This isn't true, however, for Republicans. The split on the question remains unchanged even in the wake of the disaster—62 percent favor energy development and 30 percent picked the environment.

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"Weekend Chasing Aliens" Contest in AZ

| Fri May 28, 2010 10:52 AM EDT

Consider this a new nadir in the nation's feverish immigration debate, sparked by Arizona's controversial law. A Columbus, Ohio radio station thought it smart—or clever, or whatever—to run a contest offering listeners the chance to visit Phoenix, where "Americans are proud and illegals are scared," as the station put it, to "spend a weekend chasing aliens and spending cash in the desert, just make sure you have your green card!"

The station, 610 WTVN, launched the contest in reaction to Columbus mayor Michael Coleman's decision to ban city employees from visiting Arizona on official business in protest of that state's immigration law. Apparently, the contest has already expired, but here's the full description of the contest and an ad touting it, via Think Progress:

The text from the ad says:

610 WTVN would like to send you where Americans are proud and illegals are scared, sunny Phoenix, Arizona! You'll spend a weekend chasing aliens and spending cash in the desert, just make sure you've got your green card! Win round trip airfare to Phoenix, hotel accomodations, and a few pesos in spending cash - just register below!

Needless to say, local community groups have railed on the radio station for the "chase an alien" contest. Said Leonardo Ramos, president of Colombianos in Ohio. "This is clearly the chilling effect of what is happening in Arizona with SB 1070. We believe that our community must respect and protect all people." (You can read the full press release bashing the station here.) Members of community groups said they'll also send letters to the general manager of Clear Channel in Columbus.

BP Wants Cases Heard by Judge with Oil Ties

| Fri May 28, 2010 10:36 AM EDT

BP CEO Tony Hayward acknowledged Friday that the Deepwater Horizon spill is an "environmental disaster" – rather than, as he said two weeks ago, "relatively tiny." And BP keeps saying that it intends to pay all costs related to the disaster in the Gulf. Sorry, scratch that, "all legitimate claims" (legitimate is in the eye of the beholder, of course, and the company's judgment is questionable, to say the least). The Obama administration says they believe BP.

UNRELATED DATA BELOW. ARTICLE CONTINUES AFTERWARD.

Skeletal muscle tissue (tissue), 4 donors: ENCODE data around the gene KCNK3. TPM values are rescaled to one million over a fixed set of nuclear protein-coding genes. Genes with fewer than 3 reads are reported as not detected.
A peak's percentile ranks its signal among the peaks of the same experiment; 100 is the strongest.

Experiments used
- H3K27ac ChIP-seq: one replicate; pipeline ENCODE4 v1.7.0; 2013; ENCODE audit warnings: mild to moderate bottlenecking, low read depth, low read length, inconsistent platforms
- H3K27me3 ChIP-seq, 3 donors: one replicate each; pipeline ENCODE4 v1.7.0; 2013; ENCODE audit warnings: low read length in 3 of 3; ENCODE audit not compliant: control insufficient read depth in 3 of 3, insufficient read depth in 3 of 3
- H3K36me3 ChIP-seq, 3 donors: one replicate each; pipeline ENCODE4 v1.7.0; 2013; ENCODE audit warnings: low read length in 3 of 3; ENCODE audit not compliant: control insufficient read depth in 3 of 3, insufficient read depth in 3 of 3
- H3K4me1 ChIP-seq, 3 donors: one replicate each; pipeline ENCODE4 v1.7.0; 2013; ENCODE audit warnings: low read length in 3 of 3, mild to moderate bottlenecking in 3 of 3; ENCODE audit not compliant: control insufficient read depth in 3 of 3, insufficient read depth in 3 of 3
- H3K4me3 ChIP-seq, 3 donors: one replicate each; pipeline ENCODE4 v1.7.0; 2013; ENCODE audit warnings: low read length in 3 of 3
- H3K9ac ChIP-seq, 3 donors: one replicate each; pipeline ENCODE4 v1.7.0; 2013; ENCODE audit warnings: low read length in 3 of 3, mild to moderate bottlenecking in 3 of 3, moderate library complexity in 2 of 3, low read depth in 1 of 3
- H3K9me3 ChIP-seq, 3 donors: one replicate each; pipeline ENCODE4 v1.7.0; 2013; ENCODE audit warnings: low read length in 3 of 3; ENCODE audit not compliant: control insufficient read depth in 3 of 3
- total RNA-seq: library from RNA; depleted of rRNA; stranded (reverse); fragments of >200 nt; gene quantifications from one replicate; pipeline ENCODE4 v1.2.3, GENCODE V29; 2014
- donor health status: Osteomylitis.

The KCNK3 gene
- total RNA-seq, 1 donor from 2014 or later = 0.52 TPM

But we're already seeing signs that the company is trying to game the system. This week, BP asked the courts to give all pre-trial issues for the 98 lawsuits already filed against the company to a single federal judge–one that happens to have significant ties to the oil industry. The Miami Herald reports:

That judge, U.S. District Judge Lynn Hughes, has traveled the world giving lectures on ethics for the American Association of Petroleum Geologists, a professional association and research group that works with BP and other oil companies. The organization pays his travel expenses.
Hughes has also collected royalties from several energy companies, including ConocoPhillips and Devon Energy, from investments in mineral rights, his financial disclosure forms show.

The article points out that Hughes has ruled both for and against oil companies in previous cases. But it seems clear that the company wants someone to handle these suits who is more likely to be sympathetic to the company's views. BP also wants the cases heard in Houston, home of its US corporate headquarters, since it's easier for them than dealing with seven different courts in five states, most of them directly affected by the spill. The other option for consolidating the cases is in the New Orleans district court, but BP would likely get far less sympathy in the area most-impacted by this disaster.

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Ron Paul's DADT Reversal

| Fri May 28, 2010 10:25 AM EDT

Rep. Ron Paul (R-Tex.) was one of only five House Republicans to support the repeal of the military's "Don't Ask Don't Tell" policy on gay servicemembers, which passed the House on a 234-194 vote last night. But Paul's vote came as a bit of a surprise. An unabashed foe of gay marriage, Paul had a decidedly squeamish stance on gay rights—even prompting actor Sacha Baron Cohen to ambush the Texas Republican for his film "Bruno." And Paul stated throughout his 2008 presidential campaign that he thought the military's policy should stand, though he had some concerns about its enforcement.

When asked about DADT repeal in June 2007, Paul told CNN:

I think the current policy is a decent policy. And the problem that we have with dealing with this subject is we see people as groups, as they belong to certain groups and that they derive their rights as belonging to groups. We don't get our rights because we're gays or women or minorities. We get our rights from our creator as individuals. So every individual should be treated the same way.